The Fully Down - Don't Get Lost in a Movement
Release Date: November 22, 2005
Record Label: Fearless
If you’re one of the people who wish Thrice had stuck with their Illusion of Safety sound on TAITA and Vheissu, The Fully Down’s Don’t Get Lost In a Movement may just be the album to satisfy your need for riff-a-licious, harmonies-out-the-wazoo, melodic, pop-infused punk. Boasting a somewhat metallic triple guitar attack, The Fully Down quite simply shreds. Sure, they may not be the most original, genre-bending band in the world, but they do what they do extremely, extremely well.
Being the harmony/guitar freak that I am, I was instantly drawn to Don’t Get Lost In a Movement: guitar and vocal harmonies are literally everywhere. Seldom is the guitar lead or vocal melody that isn’t harmonized, and frankly, that makes me giddy. Another thing that makes the album enjoyable is that the band is fucking tight. Everything is dead on and played very cleanly. The guitar tones help out with this, as there’s not too much distortion muddying things up, but at the same time, there’s not too little, which allows the music to retain its edge.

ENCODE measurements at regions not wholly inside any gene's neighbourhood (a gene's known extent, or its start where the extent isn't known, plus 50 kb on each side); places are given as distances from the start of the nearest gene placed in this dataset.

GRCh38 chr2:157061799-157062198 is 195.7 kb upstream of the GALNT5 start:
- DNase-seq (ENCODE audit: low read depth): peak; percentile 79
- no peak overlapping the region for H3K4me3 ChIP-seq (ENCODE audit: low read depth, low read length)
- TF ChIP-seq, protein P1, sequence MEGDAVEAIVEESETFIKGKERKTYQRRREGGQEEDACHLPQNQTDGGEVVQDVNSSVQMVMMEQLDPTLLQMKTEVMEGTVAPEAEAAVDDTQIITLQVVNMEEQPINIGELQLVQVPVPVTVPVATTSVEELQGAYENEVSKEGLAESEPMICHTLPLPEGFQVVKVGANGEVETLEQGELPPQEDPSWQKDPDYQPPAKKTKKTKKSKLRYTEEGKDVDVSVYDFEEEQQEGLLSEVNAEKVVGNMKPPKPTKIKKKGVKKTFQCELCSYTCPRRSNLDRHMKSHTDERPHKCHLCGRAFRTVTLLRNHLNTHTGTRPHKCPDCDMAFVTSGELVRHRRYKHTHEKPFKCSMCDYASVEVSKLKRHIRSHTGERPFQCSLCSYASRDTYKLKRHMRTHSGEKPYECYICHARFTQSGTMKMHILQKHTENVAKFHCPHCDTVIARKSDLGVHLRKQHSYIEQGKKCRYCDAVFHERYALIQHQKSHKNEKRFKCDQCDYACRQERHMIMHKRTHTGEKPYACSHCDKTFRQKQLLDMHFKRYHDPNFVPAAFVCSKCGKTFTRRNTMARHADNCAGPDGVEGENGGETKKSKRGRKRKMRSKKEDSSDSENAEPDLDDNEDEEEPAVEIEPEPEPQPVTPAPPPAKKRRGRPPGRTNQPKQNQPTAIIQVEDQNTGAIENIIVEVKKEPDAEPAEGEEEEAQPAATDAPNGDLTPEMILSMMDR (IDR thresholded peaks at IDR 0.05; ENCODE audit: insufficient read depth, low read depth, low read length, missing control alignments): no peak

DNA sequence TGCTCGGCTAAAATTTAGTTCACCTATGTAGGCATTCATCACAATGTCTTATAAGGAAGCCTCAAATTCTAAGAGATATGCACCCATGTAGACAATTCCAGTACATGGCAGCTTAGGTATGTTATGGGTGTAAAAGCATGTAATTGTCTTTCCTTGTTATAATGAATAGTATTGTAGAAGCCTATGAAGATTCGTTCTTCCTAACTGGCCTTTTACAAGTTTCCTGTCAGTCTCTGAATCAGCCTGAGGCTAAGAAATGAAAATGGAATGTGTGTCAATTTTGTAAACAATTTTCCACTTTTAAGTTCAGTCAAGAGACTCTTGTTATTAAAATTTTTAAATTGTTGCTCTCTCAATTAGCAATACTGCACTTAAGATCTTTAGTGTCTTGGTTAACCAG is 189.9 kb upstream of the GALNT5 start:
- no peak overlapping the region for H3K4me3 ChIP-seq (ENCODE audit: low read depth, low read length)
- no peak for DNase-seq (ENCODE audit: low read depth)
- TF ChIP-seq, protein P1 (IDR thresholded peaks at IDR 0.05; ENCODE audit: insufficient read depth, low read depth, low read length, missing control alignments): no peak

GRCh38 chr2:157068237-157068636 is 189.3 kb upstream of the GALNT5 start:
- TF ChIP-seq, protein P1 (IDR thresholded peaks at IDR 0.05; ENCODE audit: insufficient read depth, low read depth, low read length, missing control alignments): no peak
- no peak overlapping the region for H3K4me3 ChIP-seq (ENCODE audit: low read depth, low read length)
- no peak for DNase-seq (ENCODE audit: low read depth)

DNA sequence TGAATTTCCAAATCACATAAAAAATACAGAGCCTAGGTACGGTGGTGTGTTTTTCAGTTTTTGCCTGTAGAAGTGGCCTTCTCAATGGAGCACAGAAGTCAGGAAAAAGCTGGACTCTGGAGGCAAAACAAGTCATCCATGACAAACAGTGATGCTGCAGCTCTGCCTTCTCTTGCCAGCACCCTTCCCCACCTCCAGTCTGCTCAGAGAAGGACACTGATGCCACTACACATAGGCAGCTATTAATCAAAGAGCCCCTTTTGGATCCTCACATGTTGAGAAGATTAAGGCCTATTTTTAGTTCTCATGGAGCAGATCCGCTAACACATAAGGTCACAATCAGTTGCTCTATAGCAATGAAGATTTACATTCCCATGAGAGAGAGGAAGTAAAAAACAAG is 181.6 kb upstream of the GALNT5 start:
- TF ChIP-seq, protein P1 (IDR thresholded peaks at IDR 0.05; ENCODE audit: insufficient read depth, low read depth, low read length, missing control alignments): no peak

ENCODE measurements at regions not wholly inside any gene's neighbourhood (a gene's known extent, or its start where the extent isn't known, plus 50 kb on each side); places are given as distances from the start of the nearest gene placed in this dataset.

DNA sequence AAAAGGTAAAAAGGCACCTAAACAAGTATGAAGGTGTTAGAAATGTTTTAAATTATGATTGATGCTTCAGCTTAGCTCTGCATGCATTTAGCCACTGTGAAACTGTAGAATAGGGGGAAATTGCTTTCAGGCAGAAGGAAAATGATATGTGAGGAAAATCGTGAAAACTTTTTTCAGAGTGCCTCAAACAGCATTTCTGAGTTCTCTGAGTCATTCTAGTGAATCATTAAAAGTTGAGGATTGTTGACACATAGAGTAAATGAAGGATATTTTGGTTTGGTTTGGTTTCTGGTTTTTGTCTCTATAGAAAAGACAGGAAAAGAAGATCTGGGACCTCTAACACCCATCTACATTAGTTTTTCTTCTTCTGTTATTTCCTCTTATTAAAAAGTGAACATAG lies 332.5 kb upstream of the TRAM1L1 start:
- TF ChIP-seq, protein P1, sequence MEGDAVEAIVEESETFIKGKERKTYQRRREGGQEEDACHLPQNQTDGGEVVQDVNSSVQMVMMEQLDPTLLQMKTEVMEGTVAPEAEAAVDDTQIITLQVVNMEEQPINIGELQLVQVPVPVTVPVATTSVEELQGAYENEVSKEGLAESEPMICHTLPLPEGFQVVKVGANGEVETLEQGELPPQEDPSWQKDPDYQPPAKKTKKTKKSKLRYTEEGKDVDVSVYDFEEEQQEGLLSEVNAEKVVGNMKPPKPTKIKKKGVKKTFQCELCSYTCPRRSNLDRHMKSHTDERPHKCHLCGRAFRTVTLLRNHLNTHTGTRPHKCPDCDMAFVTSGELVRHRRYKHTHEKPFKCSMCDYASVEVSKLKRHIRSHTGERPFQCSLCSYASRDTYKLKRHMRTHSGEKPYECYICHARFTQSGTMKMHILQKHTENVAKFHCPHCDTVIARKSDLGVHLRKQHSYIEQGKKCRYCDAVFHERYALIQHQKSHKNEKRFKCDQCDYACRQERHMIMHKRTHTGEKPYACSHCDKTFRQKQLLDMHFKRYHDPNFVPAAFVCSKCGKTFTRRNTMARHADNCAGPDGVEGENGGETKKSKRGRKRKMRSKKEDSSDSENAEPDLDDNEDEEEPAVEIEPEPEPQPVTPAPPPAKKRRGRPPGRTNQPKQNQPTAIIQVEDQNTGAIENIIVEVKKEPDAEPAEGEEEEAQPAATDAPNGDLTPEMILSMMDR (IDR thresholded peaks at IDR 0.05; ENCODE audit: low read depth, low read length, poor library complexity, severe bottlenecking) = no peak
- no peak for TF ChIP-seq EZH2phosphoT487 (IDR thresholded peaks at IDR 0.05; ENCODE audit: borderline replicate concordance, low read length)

Comparisons to Thrice are inevitable, and I’m sure I’m not the first, nor will I be the last, to note the similarity. It’s simply how it is—melodic punk with a tinge of hardcore/metal will indubitably warrant such a comparison, as Thrice were arguably the ones who introduced and popularized the style. The vocals at times also resemble those of Thrice’s Dustin Kensrue (such as on “No Fate…” and "We Are All Accomplices"), so that’s another aspect that people might note. The Fully Down might be too poppy for their fans (hell, there’s a frickin’ key change in “Hey—You Guys Wanna See A Dead Body”), but I could also see certain A Wilhelm Scream followers digging this release, as the album does occasionally have a similar feel to AWS’s Ruiner with a few double-time drum beats and somewhat similar guitar leads (the vocal harmony in the intro of “Descent, Rebellion, and All Around Hell-Raising” is also very AWS-ish).
Overall, I’m extremely impressed with Don’t Get Lost In A Movement. I was simply not expecting the album to be this good; shred-fests such as these excite me. The one downfall of the album is that the songs do eventually tend to run together, but that’s it really. The songs are well written, the guitar playing is fantastic, both the guitar and vocal harmonies are orgasmic, and the band sounds extremely solid. High energy, metallic, pop punk—think Thrice/A Wilhelm Scream but poppier. Check it out.